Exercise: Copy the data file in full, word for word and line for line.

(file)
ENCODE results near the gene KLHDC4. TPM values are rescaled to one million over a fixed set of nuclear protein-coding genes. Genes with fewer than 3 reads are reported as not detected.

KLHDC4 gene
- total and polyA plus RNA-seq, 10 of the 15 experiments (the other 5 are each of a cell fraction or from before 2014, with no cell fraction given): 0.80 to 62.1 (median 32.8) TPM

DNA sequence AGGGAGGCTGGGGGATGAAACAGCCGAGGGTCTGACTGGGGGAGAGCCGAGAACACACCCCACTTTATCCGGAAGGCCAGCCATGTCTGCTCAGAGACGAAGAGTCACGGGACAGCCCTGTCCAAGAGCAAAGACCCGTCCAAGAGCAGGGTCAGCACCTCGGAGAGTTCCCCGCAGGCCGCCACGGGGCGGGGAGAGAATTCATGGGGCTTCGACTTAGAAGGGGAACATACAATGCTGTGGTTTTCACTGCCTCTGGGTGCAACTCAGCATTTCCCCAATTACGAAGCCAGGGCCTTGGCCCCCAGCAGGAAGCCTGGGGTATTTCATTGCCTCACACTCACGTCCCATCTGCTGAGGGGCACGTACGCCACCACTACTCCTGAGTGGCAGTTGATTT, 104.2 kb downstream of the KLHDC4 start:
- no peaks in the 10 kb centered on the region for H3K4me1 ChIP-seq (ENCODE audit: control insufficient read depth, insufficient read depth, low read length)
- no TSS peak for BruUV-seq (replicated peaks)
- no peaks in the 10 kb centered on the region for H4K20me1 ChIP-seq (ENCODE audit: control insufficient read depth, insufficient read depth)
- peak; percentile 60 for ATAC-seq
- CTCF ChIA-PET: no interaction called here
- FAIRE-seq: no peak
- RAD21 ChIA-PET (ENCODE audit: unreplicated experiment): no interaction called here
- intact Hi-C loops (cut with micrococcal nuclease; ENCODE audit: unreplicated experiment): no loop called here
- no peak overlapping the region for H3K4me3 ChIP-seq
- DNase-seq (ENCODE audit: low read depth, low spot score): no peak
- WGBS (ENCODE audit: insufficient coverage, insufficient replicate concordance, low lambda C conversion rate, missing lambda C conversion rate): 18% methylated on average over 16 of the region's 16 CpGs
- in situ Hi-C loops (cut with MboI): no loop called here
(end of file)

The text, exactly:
ENCODE results near the gene KLHDC4. TPM values are rescaled to one million over a fixed set of nuclear protein-coding genes. Genes with fewer than 3 reads are reported as not detected.

KLHDC4 gene
- total and polyA plus RNA-seq, 10 of the 15 experiments (the other 5 are each of a cell fraction or from before 2014, with no cell fraction given): 0.80 to 62.1 (median 32.8) TPM

DNA sequence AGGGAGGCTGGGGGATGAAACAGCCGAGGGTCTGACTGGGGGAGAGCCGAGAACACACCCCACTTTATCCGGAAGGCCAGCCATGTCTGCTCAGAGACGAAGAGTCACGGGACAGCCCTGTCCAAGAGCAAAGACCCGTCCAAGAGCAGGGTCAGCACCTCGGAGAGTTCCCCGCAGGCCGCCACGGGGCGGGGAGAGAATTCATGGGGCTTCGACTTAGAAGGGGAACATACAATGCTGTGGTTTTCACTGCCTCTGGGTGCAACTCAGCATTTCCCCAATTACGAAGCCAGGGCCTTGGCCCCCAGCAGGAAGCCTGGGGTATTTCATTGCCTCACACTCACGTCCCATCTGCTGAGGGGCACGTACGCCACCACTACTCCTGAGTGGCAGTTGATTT, 104.2 kb downstream of the KLHDC4 start:
- no peaks in the 10 kb centered on the region for H3K4me1 ChIP-seq (ENCODE audit: control insufficient read depth, insufficient read depth, low read length)
- no TSS peak for BruUV-seq (replicated peaks)
- no peaks in the 10 kb centered on the region for H4K20me1 ChIP-seq (ENCODE audit: control insufficient read depth, insufficient read depth)
- peak; percentile 60 for ATAC-seq
- CTCF ChIA-PET: no interaction called here
- FAIRE-seq: no peak
- RAD21 ChIA-PET (ENCODE audit: unreplicated experiment): no interaction called here
- intact Hi-C loops (cut with micrococcal nuclease; ENCODE audit: unreplicated experiment): no loop called here
- no peak overlapping the region for H3K4me3 ChIP-seq
- DNase-seq (ENCODE audit: low read depth, low spot score): no peak
- WGBS (ENCODE audit: insufficient coverage, insufficient replicate concordance, low lambda C conversion rate, missing lambda C conversion rate): 18% methylated on average over 16 of the region's 16 CpGs
- in situ Hi-C loops (cut with MboI): no loop called here